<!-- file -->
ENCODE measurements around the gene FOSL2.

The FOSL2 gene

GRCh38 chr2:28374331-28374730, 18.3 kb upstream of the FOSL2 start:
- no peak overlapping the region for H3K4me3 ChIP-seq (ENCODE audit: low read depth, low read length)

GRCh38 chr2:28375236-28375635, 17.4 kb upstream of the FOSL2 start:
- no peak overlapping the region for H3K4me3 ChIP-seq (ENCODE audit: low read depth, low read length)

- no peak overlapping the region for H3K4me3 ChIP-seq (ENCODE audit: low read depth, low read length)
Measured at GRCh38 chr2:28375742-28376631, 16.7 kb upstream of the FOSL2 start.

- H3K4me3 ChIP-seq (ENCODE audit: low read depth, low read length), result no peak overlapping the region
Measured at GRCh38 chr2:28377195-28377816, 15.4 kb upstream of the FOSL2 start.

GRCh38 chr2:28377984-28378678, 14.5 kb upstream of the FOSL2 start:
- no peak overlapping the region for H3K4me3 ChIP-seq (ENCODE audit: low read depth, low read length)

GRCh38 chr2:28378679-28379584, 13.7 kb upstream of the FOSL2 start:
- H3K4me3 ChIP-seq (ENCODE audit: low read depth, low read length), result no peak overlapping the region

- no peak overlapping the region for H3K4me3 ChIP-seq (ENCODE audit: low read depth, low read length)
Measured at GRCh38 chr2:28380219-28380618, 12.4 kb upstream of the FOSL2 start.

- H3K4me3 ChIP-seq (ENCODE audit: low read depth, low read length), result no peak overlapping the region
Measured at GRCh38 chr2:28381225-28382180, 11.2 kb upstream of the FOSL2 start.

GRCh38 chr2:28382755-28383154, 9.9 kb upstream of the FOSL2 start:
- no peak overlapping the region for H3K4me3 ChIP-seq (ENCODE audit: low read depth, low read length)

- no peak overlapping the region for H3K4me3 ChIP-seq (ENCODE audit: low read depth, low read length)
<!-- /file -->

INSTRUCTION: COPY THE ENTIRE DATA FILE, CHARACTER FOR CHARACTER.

ENCODE measurements around the gene FOSL2.

The FOSL2 gene

GRCh38 chr2:28374331-28374730, 18.3 kb upstream of the FOSL2 start:
- no peak overlapping the region for H3K4me3 ChIP-seq (ENCODE audit: low read depth, low read length)

GRCh38 chr2:28375236-28375635, 17.4 kb upstream of the FOSL2 start:
- no peak overlapping the region for H3K4me3 ChIP-seq (ENCODE audit: low read depth, low read length)

- no peak overlapping the region for H3K4me3 ChIP-seq (ENCODE audit: low read depth, low read length)
Measured at GRCh38 chr2:28375742-28376631, 16.7 kb upstream of the FOSL2 start.

- H3K4me3 ChIP-seq (ENCODE audit: low read depth, low read length), result no peak overlapping the region
Measured at GRCh38 chr2:28377195-28377816, 15.4 kb upstream of the FOSL2 start.

GRCh38 chr2:28377984-28378678, 14.5 kb upstream of the FOSL2 start:
- no peak overlapping the region for H3K4me3 ChIP-seq (ENCODE audit: low read depth, low read length)

GRCh38 chr2:28378679-28379584, 13.7 kb upstream of the FOSL2 start:
- H3K4me3 ChIP-seq (ENCODE audit: low read depth, low read length), result no peak overlapping the region

- no peak overlapping the region for H3K4me3 ChIP-seq (ENCODE audit: low read depth, low read length)
Measured at GRCh38 chr2:28380219-28380618, 12.4 kb upstream of the FOSL2 start.

- H3K4me3 ChIP-seq (ENCODE audit: low read depth, low read length), result no peak overlapping the region
Measured at GRCh38 chr2:28381225-28382180, 11.2 kb upstream of the FOSL2 start.

GRCh38 chr2:28382755-28383154, 9.9 kb upstream of the FOSL2 start:
- no peak overlapping the region for H3K4me3 ChIP-seq (ENCODE audit: low read depth, low read length)

- no peak overlapping the region for H3K4me3 ChIP-seq (ENCODE audit: low read depth, low read length)